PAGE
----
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A reporter asked the president on Monday if the Bible he was holding belonged to him. Trump replied: “It’s a Bible.”

President Trump’s wielding of the good book outside St. John’s Church across Lafayette Park from the White House on Monday has been met with a congregation of both praise and criticism.

“Is that your Bible?” a reporter asked.

“It’s a Bible,” the president replied.

Although Trump held the sacred text like a foreign object, the commander-in-chief is no stranger to carrying the Bible with him—especially during speeches. “I brought my Bible,” he’s told crowds numerous times over the years.

He’s also proclaimed the Bible is his favorite book—his second favorite is his very own “Art of the Deal.” Paying it forward, he once signed the Bible of a 10-year-old girl in Alabama as he toured tornado damage in 2018. 

Yet, for a man of faith to have an unwavering love for the word of God, Trump has often been unable, or reluctant, to recite a verse from the book. In a 2015 interview with Bloomberg Politics, Trump explained why. “Because to me that’s very personal,” the president said. “You know, when I talk about the Bible it’s very personal so I don’t want to get into verses. … The Bible means a lot to me but I don’t want to get into specifics.”

When asked if he’s a bigger fan of the Old Testament or the New Testament, Trump said he’s “probably equal.”

“I think it’s just incredible, the whole Bible is incredible,” he added.

In April 2016, Trump eventually revealed his favorite Bible verse. WHAM 1180 radio host Bob Lonsberry asked the president, “Is there a favorite Bible verse or Bible story that has informed your thinking or your character through life?”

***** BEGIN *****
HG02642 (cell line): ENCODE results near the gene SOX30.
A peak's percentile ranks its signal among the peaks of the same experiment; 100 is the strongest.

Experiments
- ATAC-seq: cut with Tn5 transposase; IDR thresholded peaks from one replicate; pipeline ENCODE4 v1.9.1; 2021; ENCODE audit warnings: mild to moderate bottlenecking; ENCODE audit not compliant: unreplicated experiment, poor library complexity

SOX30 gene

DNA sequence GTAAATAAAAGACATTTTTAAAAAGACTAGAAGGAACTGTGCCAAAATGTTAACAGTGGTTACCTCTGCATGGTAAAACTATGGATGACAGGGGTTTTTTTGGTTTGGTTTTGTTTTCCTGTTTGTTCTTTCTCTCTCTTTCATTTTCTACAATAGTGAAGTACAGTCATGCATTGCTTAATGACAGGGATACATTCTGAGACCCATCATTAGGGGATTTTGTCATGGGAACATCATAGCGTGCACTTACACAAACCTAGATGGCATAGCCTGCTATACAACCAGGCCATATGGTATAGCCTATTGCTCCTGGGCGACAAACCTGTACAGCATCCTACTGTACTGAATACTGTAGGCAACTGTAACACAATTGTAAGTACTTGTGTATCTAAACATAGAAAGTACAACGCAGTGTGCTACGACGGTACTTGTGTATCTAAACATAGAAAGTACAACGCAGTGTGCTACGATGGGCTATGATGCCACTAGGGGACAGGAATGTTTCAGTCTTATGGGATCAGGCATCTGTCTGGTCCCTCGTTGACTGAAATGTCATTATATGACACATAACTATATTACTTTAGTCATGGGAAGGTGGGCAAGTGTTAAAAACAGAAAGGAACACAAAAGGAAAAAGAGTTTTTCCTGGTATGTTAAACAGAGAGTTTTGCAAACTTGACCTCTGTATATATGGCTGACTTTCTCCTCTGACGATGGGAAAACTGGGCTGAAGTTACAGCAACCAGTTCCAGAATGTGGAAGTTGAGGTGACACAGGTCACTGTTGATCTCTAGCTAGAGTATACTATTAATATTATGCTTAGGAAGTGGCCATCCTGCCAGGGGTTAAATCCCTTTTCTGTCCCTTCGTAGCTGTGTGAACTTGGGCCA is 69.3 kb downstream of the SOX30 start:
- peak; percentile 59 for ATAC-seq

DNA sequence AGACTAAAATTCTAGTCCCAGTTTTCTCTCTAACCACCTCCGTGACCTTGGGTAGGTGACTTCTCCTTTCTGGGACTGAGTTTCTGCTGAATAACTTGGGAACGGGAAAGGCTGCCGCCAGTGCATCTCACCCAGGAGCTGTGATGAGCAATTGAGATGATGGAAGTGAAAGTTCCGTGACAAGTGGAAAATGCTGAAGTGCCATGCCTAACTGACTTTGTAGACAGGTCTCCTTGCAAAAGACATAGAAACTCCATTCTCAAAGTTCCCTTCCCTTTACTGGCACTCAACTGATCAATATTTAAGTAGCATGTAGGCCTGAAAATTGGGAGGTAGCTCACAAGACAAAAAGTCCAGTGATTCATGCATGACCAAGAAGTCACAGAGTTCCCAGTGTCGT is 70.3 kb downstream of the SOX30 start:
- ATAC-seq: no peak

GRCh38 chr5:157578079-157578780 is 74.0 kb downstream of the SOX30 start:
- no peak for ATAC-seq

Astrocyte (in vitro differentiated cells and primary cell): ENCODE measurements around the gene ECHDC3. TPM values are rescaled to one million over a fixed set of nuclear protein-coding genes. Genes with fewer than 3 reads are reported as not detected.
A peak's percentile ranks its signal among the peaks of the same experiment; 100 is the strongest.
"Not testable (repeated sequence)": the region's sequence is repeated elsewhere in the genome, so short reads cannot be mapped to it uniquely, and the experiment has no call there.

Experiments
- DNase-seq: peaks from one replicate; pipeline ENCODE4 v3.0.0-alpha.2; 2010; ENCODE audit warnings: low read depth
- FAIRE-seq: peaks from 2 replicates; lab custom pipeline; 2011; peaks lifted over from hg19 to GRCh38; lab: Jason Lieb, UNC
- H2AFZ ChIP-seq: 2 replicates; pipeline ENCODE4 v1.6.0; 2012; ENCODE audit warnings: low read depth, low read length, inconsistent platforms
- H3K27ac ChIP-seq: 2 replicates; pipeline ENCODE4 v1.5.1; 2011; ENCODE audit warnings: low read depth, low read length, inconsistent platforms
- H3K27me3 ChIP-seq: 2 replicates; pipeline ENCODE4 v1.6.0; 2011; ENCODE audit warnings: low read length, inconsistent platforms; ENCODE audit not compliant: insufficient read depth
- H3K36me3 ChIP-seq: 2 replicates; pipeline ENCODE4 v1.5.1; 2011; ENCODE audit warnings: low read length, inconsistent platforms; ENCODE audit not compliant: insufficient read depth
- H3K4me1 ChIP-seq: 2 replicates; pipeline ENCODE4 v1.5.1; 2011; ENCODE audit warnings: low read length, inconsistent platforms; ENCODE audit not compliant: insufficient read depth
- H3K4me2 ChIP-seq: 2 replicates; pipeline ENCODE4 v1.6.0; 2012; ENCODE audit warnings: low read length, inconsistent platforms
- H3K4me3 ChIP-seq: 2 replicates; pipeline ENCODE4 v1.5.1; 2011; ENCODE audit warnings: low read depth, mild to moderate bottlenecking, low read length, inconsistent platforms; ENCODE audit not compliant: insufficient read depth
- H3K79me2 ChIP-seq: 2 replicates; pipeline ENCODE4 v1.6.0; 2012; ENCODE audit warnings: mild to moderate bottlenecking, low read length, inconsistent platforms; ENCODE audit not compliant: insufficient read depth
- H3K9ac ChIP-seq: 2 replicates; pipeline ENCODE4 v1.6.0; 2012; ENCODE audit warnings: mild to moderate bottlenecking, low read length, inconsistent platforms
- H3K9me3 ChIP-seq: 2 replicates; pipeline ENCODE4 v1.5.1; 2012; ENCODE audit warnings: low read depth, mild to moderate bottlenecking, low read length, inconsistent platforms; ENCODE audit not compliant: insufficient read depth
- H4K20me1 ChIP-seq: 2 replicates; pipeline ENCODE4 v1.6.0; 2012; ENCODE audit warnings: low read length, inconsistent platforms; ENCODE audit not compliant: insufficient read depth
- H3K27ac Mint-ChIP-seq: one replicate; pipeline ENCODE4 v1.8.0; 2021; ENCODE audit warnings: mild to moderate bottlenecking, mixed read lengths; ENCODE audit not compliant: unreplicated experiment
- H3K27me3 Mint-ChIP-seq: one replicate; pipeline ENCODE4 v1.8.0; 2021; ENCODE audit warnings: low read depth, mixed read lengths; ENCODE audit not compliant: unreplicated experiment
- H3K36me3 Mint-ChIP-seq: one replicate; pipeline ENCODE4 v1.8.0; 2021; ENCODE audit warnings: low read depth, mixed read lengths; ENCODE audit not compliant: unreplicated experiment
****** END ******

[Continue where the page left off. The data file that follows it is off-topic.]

Trump responded: “Well, I think many. I mean, when we get into the Bible, I think many, so many. And some people, look, an eye for an eye, you can almost say that. That’s not a particularly nice thing. But you know, if you look at what’s happening to our country, I mean, when you see what’s going on with our country, how people are taking advantage of us, and how they scoff at us and laugh at us. And they laugh at our face, and they’re taking our jobs, they’re taking our money, they’re taking the health of our country. And we have to be firm and have to be very strong. And we can learn a lot from the Bible, that I can tell you.”

Some called Monday’s Bible photo-op a publicity stunt, but the moment was also widely viewed as a nod to his Christian base, a group that will be key to his re-election. Many religious leaders, however, slammed the visit as well as the president’s overall response to the George Floyd protests.

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As Bishop Mariann Edgar Budde, who oversees St. John’s Church, told CNN, the event was “a charade.” 

“Let me be clear: he did not come to pray. He did not come to express remorse or consolation, he did not come to share the grief or to provide hope to the thousands of young people who are gathered in the park that day,” she said.